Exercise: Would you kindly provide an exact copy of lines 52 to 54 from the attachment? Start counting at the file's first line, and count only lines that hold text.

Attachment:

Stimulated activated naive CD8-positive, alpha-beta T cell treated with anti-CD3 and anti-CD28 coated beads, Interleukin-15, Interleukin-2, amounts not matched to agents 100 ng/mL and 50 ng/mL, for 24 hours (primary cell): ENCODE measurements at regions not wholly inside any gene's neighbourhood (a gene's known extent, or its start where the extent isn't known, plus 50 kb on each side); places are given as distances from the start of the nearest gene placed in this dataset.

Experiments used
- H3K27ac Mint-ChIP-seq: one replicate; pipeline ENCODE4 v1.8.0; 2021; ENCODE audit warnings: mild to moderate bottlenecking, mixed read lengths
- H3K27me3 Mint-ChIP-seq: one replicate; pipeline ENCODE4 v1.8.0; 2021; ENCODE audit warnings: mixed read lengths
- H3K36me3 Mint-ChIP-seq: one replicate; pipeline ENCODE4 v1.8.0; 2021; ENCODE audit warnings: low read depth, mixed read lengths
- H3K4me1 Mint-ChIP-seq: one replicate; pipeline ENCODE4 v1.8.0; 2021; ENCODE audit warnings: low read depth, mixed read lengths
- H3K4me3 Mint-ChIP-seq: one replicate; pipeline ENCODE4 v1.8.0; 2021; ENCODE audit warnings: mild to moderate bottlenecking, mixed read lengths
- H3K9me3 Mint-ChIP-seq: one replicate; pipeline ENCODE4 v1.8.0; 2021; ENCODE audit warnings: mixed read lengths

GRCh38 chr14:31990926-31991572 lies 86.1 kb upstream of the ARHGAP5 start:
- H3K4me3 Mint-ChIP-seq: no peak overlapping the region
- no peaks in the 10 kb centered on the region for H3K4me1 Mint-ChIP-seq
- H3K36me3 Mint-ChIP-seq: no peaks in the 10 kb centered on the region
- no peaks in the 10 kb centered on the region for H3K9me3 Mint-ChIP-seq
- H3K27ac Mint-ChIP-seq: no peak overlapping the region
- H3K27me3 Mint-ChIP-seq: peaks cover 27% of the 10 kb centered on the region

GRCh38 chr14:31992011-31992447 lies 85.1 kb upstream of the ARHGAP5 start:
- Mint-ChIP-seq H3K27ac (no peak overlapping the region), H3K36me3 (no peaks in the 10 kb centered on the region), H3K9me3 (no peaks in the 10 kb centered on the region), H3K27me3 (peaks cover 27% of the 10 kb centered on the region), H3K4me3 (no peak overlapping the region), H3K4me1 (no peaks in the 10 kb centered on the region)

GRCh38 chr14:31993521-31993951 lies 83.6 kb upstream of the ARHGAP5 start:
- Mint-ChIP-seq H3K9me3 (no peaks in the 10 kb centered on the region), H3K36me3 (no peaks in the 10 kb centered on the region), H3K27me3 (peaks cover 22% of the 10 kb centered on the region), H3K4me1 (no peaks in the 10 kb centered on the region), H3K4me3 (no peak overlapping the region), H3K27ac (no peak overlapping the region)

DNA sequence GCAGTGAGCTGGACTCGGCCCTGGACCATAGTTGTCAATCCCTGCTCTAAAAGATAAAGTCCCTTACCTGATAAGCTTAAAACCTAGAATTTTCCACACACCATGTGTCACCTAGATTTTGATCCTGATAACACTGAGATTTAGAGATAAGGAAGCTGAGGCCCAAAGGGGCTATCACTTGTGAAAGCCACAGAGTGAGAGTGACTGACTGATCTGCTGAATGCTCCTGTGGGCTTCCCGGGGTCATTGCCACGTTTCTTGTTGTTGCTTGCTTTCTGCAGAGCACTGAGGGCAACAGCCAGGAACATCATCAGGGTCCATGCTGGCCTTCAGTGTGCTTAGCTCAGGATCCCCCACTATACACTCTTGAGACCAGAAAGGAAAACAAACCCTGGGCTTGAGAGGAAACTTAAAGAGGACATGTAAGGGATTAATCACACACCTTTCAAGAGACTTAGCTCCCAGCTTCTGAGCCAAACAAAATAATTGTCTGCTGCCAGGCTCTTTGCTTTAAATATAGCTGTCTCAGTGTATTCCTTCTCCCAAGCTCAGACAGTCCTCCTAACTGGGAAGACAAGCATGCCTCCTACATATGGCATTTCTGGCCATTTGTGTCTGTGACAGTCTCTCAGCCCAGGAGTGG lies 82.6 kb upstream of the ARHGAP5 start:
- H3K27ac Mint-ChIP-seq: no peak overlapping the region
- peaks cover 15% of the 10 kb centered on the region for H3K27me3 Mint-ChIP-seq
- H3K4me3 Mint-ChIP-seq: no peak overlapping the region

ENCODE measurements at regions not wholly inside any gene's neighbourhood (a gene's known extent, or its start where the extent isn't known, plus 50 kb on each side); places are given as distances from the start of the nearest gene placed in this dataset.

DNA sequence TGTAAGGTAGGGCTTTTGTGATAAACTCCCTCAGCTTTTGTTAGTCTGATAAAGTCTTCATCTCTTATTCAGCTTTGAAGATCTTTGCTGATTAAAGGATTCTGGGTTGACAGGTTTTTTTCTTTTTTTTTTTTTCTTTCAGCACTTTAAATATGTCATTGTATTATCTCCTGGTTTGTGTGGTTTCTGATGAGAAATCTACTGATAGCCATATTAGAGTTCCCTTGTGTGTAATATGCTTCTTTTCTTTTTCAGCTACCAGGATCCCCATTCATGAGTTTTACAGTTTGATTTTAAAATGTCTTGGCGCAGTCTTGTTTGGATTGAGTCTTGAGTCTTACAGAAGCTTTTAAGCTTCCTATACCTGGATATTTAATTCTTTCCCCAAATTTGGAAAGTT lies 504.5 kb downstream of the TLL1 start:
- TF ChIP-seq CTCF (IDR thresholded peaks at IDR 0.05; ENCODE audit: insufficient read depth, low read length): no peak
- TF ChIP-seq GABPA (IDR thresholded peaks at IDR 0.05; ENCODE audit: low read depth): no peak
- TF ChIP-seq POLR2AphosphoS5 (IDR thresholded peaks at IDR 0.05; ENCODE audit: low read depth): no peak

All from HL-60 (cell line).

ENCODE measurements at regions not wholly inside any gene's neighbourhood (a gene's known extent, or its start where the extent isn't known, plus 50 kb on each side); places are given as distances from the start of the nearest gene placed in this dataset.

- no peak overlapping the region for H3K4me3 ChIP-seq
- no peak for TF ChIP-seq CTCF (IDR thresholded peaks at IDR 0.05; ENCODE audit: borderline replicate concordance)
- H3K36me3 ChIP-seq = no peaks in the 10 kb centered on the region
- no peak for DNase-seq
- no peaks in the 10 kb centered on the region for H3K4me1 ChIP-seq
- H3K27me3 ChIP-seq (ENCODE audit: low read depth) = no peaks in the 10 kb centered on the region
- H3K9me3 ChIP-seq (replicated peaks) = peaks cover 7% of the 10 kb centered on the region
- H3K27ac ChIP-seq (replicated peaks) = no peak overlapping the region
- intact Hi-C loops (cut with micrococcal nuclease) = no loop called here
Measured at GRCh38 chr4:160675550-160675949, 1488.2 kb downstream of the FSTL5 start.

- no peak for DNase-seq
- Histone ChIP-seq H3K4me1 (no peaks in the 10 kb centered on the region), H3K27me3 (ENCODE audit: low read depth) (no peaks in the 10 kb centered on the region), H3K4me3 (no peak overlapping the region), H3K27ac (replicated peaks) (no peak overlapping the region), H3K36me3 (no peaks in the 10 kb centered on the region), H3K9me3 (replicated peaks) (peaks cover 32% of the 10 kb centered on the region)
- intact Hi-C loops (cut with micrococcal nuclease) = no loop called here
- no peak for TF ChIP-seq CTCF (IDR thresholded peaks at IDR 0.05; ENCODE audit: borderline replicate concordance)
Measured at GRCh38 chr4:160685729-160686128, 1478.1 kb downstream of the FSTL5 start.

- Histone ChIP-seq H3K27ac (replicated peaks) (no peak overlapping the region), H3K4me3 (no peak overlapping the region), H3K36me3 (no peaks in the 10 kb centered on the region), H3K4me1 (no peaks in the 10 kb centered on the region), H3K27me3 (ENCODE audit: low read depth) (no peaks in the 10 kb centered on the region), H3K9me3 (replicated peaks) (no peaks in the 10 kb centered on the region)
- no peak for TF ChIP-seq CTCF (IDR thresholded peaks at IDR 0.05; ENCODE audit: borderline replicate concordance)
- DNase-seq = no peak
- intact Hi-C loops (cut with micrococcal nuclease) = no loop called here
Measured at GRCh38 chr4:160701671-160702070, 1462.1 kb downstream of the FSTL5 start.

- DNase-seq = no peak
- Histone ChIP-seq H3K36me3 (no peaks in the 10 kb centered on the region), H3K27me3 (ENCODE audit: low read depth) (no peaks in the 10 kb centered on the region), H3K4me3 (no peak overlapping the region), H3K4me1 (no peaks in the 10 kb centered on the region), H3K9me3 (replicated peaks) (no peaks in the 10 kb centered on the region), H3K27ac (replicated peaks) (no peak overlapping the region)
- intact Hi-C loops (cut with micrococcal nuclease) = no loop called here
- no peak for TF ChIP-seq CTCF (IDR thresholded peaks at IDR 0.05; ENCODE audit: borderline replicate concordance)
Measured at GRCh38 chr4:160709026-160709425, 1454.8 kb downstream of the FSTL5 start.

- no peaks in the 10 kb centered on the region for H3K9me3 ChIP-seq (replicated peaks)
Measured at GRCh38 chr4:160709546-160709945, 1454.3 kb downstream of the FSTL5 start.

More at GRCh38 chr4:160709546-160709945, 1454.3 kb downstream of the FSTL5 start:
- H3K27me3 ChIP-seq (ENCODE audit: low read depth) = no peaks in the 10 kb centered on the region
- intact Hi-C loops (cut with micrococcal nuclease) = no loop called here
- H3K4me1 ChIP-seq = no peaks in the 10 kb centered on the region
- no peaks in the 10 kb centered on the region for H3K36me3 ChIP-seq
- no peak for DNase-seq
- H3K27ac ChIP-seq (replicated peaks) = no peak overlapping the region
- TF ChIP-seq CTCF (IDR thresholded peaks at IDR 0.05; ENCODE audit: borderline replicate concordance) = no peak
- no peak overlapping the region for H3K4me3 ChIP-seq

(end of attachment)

- Histone ChIP-seq H3K36me3 (no peaks in the 10 kb centered on the region), H3K27me3 (ENCODE audit: low read depth) (no peaks in the 10 kb centered on the region), H3K4me3 (no peak overlapping the region), H3K4me1 (no peaks in the 10 kb centered on the region), H3K9me3 (replicated peaks) (no peaks in the 10 kb centered on the region), H3K27ac (replicated peaks) (no peak overlapping the region)
- intact Hi-C loops (cut with micrococcal nuclease) = no loop called here
- no peak for TF ChIP-seq CTCF (IDR thresholded peaks at IDR 0.05; ENCODE audit: borderline replicate concordance)